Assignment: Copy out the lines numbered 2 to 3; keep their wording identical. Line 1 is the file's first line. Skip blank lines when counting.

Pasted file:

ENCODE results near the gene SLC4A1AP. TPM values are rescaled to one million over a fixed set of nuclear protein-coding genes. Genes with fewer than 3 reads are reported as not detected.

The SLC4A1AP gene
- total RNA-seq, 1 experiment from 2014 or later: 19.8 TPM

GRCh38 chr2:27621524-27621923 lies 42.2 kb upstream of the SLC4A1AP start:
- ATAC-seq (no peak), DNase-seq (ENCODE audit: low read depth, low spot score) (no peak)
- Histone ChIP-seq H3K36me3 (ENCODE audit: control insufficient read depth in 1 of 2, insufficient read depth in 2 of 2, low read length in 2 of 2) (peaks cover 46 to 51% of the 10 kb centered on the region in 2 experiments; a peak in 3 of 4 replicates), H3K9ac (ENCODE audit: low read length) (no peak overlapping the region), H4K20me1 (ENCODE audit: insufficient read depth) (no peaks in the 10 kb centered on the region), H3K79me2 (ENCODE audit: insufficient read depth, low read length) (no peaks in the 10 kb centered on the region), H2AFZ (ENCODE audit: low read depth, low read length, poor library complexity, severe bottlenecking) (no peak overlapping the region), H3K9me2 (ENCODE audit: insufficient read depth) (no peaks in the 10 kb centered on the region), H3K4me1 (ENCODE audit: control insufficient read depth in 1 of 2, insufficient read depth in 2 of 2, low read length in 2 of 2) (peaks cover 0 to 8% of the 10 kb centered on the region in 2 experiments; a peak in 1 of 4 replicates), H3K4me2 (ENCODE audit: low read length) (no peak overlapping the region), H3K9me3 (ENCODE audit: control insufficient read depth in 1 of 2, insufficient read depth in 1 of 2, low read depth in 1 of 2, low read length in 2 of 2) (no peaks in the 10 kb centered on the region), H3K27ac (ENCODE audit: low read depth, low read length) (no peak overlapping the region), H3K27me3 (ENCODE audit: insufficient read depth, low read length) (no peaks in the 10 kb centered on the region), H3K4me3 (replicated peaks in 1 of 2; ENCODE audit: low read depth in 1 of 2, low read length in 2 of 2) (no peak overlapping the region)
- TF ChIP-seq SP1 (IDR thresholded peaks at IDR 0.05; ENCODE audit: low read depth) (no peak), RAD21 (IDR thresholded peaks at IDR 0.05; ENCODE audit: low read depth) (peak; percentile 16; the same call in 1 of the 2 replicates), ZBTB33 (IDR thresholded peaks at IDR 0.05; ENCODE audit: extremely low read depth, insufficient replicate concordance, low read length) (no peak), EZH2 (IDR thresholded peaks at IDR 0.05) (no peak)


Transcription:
The SLC4A1AP gene
- total RNA-seq, 1 experiment from 2014 or later: 19.8 TPM